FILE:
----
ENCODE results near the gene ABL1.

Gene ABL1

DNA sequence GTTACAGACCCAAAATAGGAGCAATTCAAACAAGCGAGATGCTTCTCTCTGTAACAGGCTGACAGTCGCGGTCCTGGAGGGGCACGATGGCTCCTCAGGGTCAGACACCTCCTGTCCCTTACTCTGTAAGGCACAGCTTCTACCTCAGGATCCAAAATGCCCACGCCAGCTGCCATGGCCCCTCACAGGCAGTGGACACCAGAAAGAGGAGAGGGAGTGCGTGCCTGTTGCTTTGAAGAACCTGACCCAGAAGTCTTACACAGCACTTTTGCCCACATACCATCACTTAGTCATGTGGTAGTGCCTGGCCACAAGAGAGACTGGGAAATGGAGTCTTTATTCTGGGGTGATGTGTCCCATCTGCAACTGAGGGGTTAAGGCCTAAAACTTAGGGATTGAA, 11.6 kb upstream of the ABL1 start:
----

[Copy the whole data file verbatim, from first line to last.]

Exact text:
ENCODE results near the gene ABL1.

Gene ABL1

DNA sequence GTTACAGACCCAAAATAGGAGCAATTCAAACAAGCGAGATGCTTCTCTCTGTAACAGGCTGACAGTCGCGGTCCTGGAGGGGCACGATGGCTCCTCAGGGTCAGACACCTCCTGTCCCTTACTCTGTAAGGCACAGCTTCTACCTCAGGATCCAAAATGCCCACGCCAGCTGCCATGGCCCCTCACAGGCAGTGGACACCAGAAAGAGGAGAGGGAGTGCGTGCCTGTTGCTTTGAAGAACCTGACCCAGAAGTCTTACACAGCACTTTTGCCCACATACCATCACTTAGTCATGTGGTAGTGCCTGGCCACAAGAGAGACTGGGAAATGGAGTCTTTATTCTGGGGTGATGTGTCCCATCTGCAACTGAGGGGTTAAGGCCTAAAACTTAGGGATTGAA, 11.6 kb upstream of the ABL1 start: